Concept articles

The Dangers of Arrogance in Leadership


There’s a line between confidence and arrogance in leadership and it’s not fine but bold and highlighted.

Most if not all of us see it in crossed in our daily lives, too. That leader who saves all the highly visible and important work for herself and dumps insignificant tasks onto her team, for example. Or, the department head who is busy self-promoting but doesn’t do enough to promote her team’s accomplishments. Nor does she listen to their valuable input.

Arrogance can be defined as a lack of appreciation for what others need and offer. It is the opposite of confidence, which is the appreciation of one’s own needs and contributions as well as those of others. While arrogant individuals may project an image of unbending confidence, this is often no more than bravado. Beware of unbending confidence and when it may be crossing the line!

In leadership, arrogance has consequences that can be detrimental to all those involved. These include:

Focuses attention on the wrong things

Arrogance has a way of focusing attention on the wrong things. Take, for example, the quizzical debate about Obama vs. President Trump’s inauguration crowd size. Where did this dispute get us? When leaders focus on the wrong things, their people focus on the wrong things which in return leads to accomplishing the wrong things- if anything at all. Effectiveness in leadership is first and foremost about knowing the vision and how to align your team to it.

Leads to dysfunction

Swirling around the wrong things long enough and lacking an appreciation for others leads to dysfunction. It’s hard to function properly when goals are muddled by misplaced focus.

Breaks down connection

When leaders behave arrogantly they take themselves outside of the human experience by elevating themselves to Superhuman or God-like status. They do so either because they are insecure and believe others will only follow them if they are Super human, or because they are narcissistic and truly believe they are Super human. In either case, it’s smoke and mirrors. We are all human beings and there is no title in the world that can change that. Being in the human experience with those we lead makes us relatable, fallible and inspirational. It’s only in being in it with them that people feel a connection to their leaders. When this kind of connection exists, we are more willing to follow leaders when they say, “I’m going to take us somewhere better. let me show you the way.”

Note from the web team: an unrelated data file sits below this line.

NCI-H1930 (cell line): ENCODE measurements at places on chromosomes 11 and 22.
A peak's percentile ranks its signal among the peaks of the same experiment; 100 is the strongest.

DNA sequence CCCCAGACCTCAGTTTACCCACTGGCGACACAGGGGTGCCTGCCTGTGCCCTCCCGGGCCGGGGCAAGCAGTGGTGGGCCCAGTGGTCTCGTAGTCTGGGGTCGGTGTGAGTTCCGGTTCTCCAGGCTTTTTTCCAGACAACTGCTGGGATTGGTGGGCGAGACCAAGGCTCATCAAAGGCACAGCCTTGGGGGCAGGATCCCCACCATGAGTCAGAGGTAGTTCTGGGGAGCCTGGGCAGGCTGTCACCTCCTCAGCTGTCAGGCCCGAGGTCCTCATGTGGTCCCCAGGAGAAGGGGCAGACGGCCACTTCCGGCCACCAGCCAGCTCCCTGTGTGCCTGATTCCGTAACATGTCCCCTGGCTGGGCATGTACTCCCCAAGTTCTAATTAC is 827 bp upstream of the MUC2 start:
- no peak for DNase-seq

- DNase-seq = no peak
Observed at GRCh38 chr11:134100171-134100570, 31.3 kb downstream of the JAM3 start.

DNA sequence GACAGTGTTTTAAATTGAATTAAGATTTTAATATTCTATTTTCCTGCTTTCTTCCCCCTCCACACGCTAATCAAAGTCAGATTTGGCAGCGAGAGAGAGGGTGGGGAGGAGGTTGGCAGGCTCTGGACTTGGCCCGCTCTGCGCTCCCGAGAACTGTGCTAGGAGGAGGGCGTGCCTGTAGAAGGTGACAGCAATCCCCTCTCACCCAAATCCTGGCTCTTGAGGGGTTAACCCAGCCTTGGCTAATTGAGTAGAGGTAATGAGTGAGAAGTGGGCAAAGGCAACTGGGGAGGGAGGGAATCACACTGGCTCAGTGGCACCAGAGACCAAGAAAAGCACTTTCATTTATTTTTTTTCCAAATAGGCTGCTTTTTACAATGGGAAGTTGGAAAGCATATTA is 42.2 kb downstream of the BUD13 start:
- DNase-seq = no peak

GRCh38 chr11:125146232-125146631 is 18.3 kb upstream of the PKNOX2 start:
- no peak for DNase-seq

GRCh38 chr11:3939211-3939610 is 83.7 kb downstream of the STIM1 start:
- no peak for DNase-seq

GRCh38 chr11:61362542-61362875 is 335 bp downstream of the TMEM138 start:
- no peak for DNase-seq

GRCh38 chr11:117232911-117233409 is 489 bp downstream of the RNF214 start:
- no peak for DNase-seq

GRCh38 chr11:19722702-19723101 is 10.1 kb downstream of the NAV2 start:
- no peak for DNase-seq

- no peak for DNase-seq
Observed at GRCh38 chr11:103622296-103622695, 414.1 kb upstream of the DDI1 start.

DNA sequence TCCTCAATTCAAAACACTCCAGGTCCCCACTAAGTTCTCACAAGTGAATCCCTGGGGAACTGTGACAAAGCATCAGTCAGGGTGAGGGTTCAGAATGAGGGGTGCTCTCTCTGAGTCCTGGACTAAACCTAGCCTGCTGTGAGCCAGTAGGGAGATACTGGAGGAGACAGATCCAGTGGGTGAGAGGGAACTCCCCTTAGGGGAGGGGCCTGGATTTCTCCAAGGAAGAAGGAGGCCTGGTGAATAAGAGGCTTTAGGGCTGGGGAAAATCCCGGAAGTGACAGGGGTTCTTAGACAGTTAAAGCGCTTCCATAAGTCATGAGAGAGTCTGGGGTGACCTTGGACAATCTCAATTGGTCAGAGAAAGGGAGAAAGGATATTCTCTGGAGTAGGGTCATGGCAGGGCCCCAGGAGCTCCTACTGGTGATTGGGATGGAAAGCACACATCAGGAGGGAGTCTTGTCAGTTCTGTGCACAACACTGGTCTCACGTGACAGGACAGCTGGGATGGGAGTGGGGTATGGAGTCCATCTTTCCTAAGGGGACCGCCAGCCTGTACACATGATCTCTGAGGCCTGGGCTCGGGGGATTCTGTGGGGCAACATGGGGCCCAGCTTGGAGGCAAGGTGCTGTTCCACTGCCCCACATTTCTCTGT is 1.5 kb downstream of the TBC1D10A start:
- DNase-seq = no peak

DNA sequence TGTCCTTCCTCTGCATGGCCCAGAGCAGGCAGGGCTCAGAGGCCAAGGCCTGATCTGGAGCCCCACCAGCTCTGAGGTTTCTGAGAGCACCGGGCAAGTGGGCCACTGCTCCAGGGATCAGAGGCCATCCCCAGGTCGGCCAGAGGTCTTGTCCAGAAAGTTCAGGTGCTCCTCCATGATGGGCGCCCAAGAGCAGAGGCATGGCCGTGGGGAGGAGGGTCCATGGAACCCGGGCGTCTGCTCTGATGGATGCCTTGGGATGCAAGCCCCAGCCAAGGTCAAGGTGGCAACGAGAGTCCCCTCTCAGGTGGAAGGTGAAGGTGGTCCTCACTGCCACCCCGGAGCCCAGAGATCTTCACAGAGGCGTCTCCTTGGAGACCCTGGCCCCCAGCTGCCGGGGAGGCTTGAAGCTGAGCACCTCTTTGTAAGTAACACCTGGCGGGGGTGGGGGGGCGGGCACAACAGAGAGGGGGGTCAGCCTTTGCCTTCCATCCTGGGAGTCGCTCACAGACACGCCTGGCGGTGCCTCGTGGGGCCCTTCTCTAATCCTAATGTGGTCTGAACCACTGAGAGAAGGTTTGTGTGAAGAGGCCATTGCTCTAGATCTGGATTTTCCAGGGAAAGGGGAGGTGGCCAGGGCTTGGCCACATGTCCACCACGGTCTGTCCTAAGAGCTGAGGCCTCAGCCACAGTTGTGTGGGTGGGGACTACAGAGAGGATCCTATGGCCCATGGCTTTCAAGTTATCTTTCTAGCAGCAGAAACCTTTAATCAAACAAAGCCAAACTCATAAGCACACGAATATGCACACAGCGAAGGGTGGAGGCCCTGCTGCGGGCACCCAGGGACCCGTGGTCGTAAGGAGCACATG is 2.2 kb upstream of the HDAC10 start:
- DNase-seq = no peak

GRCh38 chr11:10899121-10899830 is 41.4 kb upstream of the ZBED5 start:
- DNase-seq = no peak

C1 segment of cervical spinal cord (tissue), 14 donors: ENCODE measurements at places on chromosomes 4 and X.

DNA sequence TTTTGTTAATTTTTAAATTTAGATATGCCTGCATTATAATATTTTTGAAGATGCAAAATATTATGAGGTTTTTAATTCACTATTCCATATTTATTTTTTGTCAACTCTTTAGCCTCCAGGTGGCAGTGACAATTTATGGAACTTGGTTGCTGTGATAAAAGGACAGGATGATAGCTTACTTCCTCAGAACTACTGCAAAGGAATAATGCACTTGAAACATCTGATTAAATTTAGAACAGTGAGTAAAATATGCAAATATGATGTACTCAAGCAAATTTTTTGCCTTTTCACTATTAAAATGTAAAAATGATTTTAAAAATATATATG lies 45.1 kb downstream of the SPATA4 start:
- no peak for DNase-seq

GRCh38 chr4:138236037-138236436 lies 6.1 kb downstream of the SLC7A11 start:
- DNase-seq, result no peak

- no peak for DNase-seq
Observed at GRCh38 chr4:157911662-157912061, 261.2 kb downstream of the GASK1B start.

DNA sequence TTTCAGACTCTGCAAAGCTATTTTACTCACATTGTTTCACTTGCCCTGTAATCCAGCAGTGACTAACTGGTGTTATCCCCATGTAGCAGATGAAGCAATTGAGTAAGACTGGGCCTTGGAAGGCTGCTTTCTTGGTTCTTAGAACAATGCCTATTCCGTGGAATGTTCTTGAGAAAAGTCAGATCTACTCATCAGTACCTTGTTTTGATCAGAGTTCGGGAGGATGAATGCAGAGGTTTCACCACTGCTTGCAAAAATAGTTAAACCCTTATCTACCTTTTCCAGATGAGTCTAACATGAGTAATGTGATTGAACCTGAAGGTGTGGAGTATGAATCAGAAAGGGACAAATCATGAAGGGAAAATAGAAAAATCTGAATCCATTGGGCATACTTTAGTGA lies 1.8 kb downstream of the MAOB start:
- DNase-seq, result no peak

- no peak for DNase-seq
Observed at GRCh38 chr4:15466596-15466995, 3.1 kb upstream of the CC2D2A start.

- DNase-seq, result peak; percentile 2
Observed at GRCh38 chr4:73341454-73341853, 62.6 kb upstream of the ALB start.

Creates tension and resistance

When a leader is arrogant, it sends the message to others that “I matter, you don’t matter.” Or, “My values and opinions matter, yours don’t.” When this continues over time, tension builds and that tension leads to resistance.

Blocks innovation

David Rock, the Director of The Neuroleadership Institute, has found in his research that just the status of being a leader alone creates a fight, flight, flee response. That means the leader must work especially hard to overcome the threat she represents to get the best out of her people. [SB2] When leaders don’t do this work they continue to be a threat to their people., creativity and high forms of problem-solving are not accessible. As Albert Einstein once said, we can’t solve a problem with the same thinking that got us into the problem in the first place.

The solution I offer is to embrace “The Humbling Experience” and take on board the crucial leadership lessons it brings. The Humbling Experience is an opportunity that allows – or requires – us to practice humility. A corrective performance conversation at work, for example. A demotion, a termination, a failed initiative or feedback that we did not want to hear. Every leader gets one, at least once.

The chance to learn, however, comes not from the experience itself, but from accepting it for what it truly is rather than putting up emotional defenses such as telling ourselves it was the other person – the one who gave the feedback we didn’t want, for example – who is wrong.

The Humbling Experience is a gift. A chance to rise from the ashes like a Phoenix. All leaders fall, the great ones rise again. What kind of leader are you?


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